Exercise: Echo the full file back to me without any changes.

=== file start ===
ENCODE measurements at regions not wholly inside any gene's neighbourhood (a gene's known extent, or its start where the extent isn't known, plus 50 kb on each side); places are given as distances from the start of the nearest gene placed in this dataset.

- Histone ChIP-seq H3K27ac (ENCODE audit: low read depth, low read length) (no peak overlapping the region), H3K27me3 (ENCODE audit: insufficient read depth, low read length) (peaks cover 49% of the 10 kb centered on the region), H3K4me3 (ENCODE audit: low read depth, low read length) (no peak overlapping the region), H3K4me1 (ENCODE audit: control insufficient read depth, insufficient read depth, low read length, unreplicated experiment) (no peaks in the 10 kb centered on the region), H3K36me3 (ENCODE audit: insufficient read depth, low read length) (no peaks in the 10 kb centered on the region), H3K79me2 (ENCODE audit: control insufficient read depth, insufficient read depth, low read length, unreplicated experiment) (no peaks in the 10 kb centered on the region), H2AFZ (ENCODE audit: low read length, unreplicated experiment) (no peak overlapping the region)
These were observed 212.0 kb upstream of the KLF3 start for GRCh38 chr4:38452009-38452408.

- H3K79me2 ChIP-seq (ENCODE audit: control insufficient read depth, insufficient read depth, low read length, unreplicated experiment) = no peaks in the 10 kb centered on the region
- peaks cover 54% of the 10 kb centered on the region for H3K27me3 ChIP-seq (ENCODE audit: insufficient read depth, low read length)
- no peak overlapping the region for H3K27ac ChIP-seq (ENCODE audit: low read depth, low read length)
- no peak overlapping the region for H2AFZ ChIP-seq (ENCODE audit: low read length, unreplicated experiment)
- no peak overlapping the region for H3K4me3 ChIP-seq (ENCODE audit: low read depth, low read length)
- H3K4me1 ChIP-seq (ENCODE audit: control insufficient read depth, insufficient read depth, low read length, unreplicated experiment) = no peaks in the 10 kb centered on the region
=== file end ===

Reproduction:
ENCODE measurements at regions not wholly inside any gene's neighbourhood (a gene's known extent, or its start where the extent isn't known, plus 50 kb on each side); places are given as distances from the start of the nearest gene placed in this dataset.

- Histone ChIP-seq H3K27ac (ENCODE audit: low read depth, low read length) (no peak overlapping the region), H3K27me3 (ENCODE audit: insufficient read depth, low read length) (peaks cover 49% of the 10 kb centered on the region), H3K4me3 (ENCODE audit: low read depth, low read length) (no peak overlapping the region), H3K4me1 (ENCODE audit: control insufficient read depth, insufficient read depth, low read length, unreplicated experiment) (no peaks in the 10 kb centered on the region), H3K36me3 (ENCODE audit: insufficient read depth, low read length) (no peaks in the 10 kb centered on the region), H3K79me2 (ENCODE audit: control insufficient read depth, insufficient read depth, low read length, unreplicated experiment) (no peaks in the 10 kb centered on the region), H2AFZ (ENCODE audit: low read length, unreplicated experiment) (no peak overlapping the region)
These were observed 212.0 kb upstream of the KLF3 start for GRCh38 chr4:38452009-38452408.

- H3K79me2 ChIP-seq (ENCODE audit: control insufficient read depth, insufficient read depth, low read length, unreplicated experiment) = no peaks in the 10 kb centered on the region
- peaks cover 54% of the 10 kb centered on the region for H3K27me3 ChIP-seq (ENCODE audit: insufficient read depth, low read length)
- no peak overlapping the region for H3K27ac ChIP-seq (ENCODE audit: low read depth, low read length)
- no peak overlapping the region for H2AFZ ChIP-seq (ENCODE audit: low read length, unreplicated experiment)
- no peak overlapping the region for H3K4me3 ChIP-seq (ENCODE audit: low read depth, low read length)
- H3K4me1 ChIP-seq (ENCODE audit: control insufficient read depth, insufficient read depth, low read length, unreplicated experiment) = no peaks in the 10 kb centered on the region